• Misc. History

    by Published on 02-22-2019 09:00 AM
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    The history of the modern Savage Arms line of rimfire rifles dates back to long before Ron Coburn and Savage Arms purchased the Lakefield Arms company in Lakefield,
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    Published on 04-24-2016 12:27 AM
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    The 22 Savage Hi-Power was the product of the inventive genius of Charles Newton and first appeared about 1912 in the Savage Model 99 lever-action rifle. The cartridge was first called the “Imp,” and in Europe it is known as the 5.6x52R. The Hi-Power was created by necking down ...
    Published on 02-09-2015 02:00 PM
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    Over the years Savage Arms has used four different twist rates on their firearms chambered for the .223 Remington cartridge. This is primarily due to the increase in bullet weights being used by the U.S. Military and NATO ammunition, and as the bullet weights went up the twist rate had to increase accordingly to ensure bullet stabilization. Savage has used 1-7", 1-9", 1-12" and 1-14" twist rates for rifles chambered in .223.
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    Published on 03-19-2008 05:53 AM
    L-R  Parker Hale, Watson, Marbles S1, Lyman 3rd variation, Lyman #18 and a Lyman #19

    To begin let me start by saying that this is only the tip of the iceberg, I could write a 2nd article just on the iron sights themselves and the different ones for different models. What Ill try to do with this short article is give you an idea of what you have for the first time Savage owner. I wont be covering any of Savages newer offerings but rather the old pre-1960s rifles.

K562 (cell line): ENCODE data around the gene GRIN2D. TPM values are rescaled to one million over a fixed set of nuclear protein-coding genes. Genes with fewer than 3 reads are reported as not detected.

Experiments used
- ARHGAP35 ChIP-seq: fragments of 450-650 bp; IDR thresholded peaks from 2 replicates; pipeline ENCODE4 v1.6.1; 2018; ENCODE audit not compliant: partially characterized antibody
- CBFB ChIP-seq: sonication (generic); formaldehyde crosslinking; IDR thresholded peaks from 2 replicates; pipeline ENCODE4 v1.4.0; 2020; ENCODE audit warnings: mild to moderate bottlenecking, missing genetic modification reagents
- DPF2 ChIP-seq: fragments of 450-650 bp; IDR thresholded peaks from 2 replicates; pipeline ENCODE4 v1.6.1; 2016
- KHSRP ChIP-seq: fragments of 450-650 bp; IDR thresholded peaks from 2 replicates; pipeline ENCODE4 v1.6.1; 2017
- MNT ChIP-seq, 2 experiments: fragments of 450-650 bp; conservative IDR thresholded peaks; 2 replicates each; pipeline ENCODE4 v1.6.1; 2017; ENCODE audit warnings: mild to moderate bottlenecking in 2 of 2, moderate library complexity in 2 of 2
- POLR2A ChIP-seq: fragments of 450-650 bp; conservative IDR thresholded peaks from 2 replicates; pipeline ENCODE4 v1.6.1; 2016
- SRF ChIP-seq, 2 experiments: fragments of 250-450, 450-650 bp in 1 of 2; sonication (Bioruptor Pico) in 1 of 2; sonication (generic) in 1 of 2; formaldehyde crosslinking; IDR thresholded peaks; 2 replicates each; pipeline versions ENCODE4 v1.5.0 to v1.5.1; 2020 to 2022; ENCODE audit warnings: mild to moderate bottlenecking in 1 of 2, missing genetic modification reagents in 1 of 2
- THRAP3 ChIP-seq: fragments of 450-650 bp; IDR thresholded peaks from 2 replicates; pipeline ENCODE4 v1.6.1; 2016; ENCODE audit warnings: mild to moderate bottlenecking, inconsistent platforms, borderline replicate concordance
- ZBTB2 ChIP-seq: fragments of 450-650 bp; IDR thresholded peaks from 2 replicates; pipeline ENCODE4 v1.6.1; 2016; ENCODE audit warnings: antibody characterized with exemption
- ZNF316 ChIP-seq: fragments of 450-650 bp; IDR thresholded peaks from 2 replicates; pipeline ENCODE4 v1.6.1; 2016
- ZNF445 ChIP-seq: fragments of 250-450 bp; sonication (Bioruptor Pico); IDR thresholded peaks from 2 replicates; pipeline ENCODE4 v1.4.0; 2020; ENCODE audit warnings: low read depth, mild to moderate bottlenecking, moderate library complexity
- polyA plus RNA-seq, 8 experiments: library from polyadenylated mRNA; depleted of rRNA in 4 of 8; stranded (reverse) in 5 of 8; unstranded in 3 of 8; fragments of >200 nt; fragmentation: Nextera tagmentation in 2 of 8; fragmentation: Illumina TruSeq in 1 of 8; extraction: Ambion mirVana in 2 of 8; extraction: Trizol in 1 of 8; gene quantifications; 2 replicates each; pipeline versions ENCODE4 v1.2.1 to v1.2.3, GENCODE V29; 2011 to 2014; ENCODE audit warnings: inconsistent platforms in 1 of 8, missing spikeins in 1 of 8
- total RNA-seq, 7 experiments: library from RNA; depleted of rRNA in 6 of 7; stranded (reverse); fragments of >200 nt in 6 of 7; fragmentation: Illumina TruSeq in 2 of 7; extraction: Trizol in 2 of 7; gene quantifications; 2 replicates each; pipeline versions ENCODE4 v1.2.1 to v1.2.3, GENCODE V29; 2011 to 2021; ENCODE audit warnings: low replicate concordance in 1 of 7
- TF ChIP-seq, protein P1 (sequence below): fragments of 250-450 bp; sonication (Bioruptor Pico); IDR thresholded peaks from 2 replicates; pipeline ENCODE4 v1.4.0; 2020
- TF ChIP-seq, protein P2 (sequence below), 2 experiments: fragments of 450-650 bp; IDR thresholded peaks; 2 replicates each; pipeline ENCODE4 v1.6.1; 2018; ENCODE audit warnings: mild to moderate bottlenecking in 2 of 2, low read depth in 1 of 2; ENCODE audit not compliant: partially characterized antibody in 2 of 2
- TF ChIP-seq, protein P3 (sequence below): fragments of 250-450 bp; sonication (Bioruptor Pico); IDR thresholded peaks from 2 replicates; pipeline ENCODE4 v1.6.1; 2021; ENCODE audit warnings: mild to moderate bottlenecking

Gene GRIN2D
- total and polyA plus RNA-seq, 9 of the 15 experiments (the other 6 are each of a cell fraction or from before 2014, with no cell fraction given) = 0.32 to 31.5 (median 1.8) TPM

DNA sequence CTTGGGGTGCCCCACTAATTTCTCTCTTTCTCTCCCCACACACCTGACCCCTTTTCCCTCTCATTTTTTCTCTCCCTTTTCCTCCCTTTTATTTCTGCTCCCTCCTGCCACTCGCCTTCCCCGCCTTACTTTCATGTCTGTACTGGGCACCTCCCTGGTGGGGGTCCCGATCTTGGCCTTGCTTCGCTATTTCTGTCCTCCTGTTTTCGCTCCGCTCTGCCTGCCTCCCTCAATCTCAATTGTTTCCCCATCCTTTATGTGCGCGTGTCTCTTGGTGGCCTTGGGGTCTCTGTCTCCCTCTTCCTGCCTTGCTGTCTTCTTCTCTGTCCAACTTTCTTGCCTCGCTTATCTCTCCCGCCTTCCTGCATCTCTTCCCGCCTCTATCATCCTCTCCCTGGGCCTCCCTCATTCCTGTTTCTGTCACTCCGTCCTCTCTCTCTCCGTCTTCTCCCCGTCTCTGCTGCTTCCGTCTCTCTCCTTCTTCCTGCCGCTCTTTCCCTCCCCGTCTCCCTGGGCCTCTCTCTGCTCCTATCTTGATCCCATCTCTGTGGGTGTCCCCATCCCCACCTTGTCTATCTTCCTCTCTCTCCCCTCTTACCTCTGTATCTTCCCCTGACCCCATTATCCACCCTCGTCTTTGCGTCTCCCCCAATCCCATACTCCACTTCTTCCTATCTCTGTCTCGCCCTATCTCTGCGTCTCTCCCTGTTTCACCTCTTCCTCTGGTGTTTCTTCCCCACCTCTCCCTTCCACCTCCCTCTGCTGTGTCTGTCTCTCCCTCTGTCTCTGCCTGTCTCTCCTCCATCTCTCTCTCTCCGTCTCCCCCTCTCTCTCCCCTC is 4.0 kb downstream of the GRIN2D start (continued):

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    Published on 02-27-2007 07:11 AM
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    Yes, I know every company out there has offered a single shot shotgun at some time or another but how many break action rifles do we see these days? Aside from the Thompson centers, who I think more or less based their entire gun on Savages design, we don't see these to often.
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    Published on 08-18-2003 07:04 AM
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    Like all American gun makers, Savage was doing it's part for the U.S. war effort during World War II. They made weapons, naturally, and most of these were Thompson sub-machine guns, fifty caliber machine guns, thirty caliber machine guns, various twelve gauge shotguns, and bomb fuses. Almost three million items were turned out by the Savage Arms Company and it's divisions from 1941 to 1945.
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